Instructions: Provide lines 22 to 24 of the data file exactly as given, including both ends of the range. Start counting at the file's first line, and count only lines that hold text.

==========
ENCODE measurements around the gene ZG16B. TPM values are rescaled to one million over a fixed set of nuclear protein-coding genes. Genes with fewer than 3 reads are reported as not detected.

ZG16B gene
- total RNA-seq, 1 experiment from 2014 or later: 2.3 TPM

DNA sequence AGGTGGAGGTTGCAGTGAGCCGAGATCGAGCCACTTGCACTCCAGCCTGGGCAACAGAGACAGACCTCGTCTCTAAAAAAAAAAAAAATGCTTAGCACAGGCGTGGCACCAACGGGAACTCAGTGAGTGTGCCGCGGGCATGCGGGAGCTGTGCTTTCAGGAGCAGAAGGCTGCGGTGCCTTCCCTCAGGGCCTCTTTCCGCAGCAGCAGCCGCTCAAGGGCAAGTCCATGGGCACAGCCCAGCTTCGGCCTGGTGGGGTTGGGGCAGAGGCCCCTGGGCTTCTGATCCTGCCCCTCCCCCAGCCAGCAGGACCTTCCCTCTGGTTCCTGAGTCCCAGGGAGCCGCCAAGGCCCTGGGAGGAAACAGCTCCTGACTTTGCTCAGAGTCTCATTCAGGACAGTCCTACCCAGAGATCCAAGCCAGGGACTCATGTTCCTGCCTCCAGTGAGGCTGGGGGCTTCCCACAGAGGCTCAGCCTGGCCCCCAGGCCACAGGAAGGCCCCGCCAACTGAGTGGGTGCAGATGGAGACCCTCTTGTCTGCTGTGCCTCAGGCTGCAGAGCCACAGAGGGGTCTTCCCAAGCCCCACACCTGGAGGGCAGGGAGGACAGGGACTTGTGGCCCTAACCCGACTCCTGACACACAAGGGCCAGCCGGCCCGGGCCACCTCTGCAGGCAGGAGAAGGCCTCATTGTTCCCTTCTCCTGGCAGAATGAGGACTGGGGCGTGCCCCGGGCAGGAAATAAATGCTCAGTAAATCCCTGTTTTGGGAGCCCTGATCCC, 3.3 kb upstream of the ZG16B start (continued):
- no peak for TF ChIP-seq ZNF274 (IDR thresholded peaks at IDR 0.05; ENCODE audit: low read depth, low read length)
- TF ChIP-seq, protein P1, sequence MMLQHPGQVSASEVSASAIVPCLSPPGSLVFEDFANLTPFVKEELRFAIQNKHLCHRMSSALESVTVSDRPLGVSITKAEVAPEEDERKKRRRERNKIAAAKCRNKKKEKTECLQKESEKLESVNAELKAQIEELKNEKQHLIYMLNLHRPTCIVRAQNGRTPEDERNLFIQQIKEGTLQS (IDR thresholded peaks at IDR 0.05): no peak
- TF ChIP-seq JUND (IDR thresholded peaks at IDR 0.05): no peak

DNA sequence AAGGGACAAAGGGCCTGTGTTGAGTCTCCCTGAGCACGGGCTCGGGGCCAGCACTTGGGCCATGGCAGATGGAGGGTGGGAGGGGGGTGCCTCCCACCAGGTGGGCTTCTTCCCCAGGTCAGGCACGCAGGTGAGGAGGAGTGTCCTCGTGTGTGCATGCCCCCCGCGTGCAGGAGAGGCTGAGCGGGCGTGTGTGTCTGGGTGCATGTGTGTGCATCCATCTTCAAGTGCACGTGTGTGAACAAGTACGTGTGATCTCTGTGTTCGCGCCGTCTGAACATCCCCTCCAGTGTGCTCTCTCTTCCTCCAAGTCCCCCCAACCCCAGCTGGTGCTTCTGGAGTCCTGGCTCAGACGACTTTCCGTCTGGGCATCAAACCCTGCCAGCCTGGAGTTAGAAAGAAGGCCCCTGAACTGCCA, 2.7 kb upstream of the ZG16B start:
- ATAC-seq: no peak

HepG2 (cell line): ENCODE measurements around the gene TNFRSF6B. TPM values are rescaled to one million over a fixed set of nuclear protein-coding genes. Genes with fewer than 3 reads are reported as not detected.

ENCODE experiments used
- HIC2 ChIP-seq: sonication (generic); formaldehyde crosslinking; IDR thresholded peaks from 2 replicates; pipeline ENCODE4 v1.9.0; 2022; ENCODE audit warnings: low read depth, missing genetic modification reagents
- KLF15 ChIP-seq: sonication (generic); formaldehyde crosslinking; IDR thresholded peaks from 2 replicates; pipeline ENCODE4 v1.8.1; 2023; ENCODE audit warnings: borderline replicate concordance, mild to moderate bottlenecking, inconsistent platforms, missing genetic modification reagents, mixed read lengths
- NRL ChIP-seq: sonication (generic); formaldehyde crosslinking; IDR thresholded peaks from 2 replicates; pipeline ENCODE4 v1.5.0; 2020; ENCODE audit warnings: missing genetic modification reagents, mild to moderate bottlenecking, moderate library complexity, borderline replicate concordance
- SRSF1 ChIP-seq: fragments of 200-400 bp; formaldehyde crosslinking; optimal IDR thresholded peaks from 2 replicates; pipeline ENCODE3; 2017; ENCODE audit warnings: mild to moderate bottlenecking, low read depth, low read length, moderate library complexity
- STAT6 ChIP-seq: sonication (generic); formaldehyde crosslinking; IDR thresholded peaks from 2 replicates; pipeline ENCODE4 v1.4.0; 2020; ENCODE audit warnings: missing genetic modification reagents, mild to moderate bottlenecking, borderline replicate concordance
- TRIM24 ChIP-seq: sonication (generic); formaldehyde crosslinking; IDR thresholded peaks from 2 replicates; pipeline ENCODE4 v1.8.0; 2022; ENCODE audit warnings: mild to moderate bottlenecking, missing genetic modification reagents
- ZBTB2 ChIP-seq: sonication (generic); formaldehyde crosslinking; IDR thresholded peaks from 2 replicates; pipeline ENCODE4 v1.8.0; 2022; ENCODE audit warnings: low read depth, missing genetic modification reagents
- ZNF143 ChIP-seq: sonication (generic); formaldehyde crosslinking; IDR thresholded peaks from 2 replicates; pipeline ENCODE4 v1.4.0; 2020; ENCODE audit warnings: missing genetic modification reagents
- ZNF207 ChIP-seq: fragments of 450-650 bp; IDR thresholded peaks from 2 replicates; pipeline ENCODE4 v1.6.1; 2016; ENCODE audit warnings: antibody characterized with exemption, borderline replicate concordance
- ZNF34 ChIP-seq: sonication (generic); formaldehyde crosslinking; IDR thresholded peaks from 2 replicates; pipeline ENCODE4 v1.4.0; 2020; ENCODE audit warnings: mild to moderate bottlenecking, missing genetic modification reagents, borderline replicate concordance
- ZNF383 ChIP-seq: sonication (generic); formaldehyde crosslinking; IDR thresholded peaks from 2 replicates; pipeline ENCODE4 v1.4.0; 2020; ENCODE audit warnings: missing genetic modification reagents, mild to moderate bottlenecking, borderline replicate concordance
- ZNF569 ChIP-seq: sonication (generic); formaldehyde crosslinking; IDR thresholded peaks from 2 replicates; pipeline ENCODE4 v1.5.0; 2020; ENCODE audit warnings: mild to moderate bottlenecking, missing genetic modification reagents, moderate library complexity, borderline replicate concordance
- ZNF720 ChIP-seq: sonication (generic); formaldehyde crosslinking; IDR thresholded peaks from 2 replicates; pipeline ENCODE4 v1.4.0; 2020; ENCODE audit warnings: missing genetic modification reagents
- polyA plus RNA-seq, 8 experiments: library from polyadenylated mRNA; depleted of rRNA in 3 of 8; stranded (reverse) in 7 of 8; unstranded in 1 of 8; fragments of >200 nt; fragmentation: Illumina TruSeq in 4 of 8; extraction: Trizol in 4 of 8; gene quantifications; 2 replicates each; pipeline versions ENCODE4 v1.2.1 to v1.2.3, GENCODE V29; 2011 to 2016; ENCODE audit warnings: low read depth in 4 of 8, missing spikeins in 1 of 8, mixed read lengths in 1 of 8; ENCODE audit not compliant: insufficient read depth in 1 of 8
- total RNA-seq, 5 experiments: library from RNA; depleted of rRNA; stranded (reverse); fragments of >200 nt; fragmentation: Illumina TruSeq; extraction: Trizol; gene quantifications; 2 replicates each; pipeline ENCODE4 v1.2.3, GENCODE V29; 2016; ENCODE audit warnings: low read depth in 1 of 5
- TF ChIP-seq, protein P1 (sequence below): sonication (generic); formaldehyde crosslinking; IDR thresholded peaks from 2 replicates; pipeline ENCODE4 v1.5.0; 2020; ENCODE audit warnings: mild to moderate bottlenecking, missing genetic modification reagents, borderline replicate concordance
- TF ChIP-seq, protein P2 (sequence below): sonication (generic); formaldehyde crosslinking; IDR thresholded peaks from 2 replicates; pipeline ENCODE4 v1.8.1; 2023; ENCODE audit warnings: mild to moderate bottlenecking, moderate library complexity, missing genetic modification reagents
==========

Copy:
- ZNF383 ChIP-seq: sonication (generic); formaldehyde crosslinking; IDR thresholded peaks from 2 replicates; pipeline ENCODE4 v1.4.0; 2020; ENCODE audit warnings: missing genetic modification reagents, mild to moderate bottlenecking, borderline replicate concordance
- ZNF569 ChIP-seq: sonication (generic); formaldehyde crosslinking; IDR thresholded peaks from 2 replicates; pipeline ENCODE4 v1.5.0; 2020; ENCODE audit warnings: mild to moderate bottlenecking, missing genetic modification reagents, moderate library complexity, borderline replicate concordance
- ZNF720 ChIP-seq: sonication (generic); formaldehyde crosslinking; IDR thresholded peaks from 2 replicates; pipeline ENCODE4 v1.4.0; 2020; ENCODE audit warnings: missing genetic modification reagents